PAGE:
Mercedes Benz A Class was launched on September 15, 2012. Earlier this week, a driving school model of the new A Class was inaugurated with special features and equipment packages best suited for learning to drive a car. This special model is supplemented by the “toBE” model so as to cater to various categories of learners who wish to obtain their driving licences.
RoadSense is the new interactive road safety program which will also be available on the new A Class. RoadSense is a specially devised program that helps to hone skills of the younger generation keeping their awareness sharp and displaying sense and responsibility where road traffic rules and regulations are concerned.
Young students will spent half a day’s activities with specially trained instructors learning how to be responsible drivers in the future. Students will also be offered a hands on experience wherein they will be able to control the vehicle in a cordoned off area under strict guidance.
Two specially designed packages are being offered for this purpose. The Basic Package for a cost of €495 which contains adaptation of a cockpit to accommodate two sets of pedals, a control switch in the centre console for footwell illumination and warning signals, two sets of rearview mirrors, a light and sound package and a seat comfort package. The Overall driving school package costs €1,150 and includes two sets of pedals and an additional A Class “toBE” model. This model offers driving instructions with a number of additional features similar to the B Class “toBE” model.
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The A-Class for driving schools: Passing the test with flying colours
Following the market launch of the new A-Class on 15 September, delivery of the model designed for use as a driving school vehicle has now commenced. Two special equipment packages are available, supplemented by the “toBE” special driving school model. But it is not only young road users looking to obtain their driving licence who will be able to experience the Mercedes way of driving: RoadSense, the interactive road safety education programme for 8th grade pupils, is also being switched over to the new A-Class.
RoadSense was developed to sharpen young people’s awareness of their own behavior and responsibility in road traffic as early as possible. Under the guidance of specially trained instructors, the youngsters spend half a day actively learning how to assess their own roles as passengers and those of other participants in road traffic in order to resolve conflicts and avoid risks. As part of the practical exercises, each pupil is able to sit behind the wheel for a brief moment and control a vehicle in a closed-off area.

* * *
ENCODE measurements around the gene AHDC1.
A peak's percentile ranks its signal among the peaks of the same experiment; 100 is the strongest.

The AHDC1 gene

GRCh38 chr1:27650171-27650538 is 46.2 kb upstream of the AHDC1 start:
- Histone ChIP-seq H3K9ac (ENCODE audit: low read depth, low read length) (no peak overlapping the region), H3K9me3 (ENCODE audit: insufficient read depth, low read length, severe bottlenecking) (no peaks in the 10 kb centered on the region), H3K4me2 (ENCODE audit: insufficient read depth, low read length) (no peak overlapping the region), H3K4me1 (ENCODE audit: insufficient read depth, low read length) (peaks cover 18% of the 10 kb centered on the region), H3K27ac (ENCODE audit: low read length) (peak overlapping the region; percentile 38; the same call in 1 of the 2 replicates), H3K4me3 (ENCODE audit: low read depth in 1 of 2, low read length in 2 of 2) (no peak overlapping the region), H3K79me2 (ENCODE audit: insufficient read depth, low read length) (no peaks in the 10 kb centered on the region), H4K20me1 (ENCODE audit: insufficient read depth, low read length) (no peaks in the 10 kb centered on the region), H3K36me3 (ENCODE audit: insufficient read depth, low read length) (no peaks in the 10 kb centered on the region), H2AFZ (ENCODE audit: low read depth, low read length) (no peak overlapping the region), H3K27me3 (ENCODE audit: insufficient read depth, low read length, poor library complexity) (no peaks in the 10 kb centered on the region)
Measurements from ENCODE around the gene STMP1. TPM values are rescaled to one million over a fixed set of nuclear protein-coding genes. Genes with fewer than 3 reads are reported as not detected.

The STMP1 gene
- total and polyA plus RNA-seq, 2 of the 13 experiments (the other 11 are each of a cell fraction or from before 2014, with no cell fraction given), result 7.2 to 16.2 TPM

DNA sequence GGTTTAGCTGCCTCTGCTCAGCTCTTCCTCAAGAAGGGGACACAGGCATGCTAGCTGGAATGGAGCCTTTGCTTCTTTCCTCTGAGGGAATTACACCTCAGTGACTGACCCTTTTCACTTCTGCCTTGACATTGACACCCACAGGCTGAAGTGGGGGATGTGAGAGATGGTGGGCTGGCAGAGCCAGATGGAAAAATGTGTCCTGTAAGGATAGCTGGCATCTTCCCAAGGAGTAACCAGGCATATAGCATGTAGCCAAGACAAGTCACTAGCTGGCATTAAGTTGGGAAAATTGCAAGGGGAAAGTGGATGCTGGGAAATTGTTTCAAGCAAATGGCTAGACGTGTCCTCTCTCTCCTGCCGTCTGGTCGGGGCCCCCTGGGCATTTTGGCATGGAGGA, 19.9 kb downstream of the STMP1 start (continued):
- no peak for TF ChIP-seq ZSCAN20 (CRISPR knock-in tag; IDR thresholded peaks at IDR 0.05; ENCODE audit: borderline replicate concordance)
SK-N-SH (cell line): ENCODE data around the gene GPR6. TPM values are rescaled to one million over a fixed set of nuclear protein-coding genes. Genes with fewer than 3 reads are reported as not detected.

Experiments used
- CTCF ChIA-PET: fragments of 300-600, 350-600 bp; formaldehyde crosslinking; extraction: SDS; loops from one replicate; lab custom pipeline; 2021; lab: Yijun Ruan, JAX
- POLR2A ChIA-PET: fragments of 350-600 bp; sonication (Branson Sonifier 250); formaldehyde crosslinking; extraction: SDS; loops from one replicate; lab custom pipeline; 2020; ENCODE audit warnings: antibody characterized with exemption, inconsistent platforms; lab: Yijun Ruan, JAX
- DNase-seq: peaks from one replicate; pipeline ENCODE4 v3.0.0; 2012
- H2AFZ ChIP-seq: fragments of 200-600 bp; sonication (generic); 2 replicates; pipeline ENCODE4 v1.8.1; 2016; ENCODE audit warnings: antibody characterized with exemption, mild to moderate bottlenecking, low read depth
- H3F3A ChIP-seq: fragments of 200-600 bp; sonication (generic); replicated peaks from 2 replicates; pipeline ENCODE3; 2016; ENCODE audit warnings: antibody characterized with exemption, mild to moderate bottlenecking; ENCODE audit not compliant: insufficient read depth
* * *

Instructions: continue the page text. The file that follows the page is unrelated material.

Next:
At the same time, the almost 100 driving instructors involved in the RoadSense programme have the opportunity to familiarise themselves with the new driving school vehicles. Two equipment packages are offered:
The basic driving school package costs 495 euros (Germany, inc. 19% VAT) and comprises
adaptation of the cockpit to accommodate the twin sets of pedals
a control switch in the centre console for driver’s footwell illumination and warning signal for the twin sets of pedals
twin rearview mirrors
adaptation of the floor covering in the driver’s and front passengers’ footwells for the twin sets of pedals
the Light and Sight package and
the Seat Comfort package
The overall driving school package (1150 euros) also includes the twin sets of pedals. This is also part of the special A-Class “toBE” model. The special model provides driving instructors with a particularly pleasant working environment thanks to a whole host of comfort extras, similar to the special driving school B-Class “toBE” model. The A-Class “toBE” model is now available to order, with customer deliveries commencing from January 2013.
RoadSense: more than 5000 pupils gain interactive experience
So far a total of more than 5000 pupils from all types of school have taken part in the RoadSense programme. By the end of 2012, almost 7000 young people from a variety of German cities are expected to have attended the event at Mercedes-Benz. New RoadSense sites have been set up in the city of Fulda as well as cities in the Ruhr district (Bochum-Wattenscheid), in addition to the existing training sites in Bremen, Stuttgart, Munich and Berlin. There are also plans to add Leipzig and Ravensburg as additional sites too.
To test the effectiveness of the programme, RoadSense was assessed by the Jacobs University in Bremen. The assessment was designed as a control group test and included a survey six months after completion of the RoadSense programme to check whether participation in the scheme had resulted in lasting changes. The results showed that the attitudes of the RoadSense trainees towards road traffic and safety were significantly more pronounced.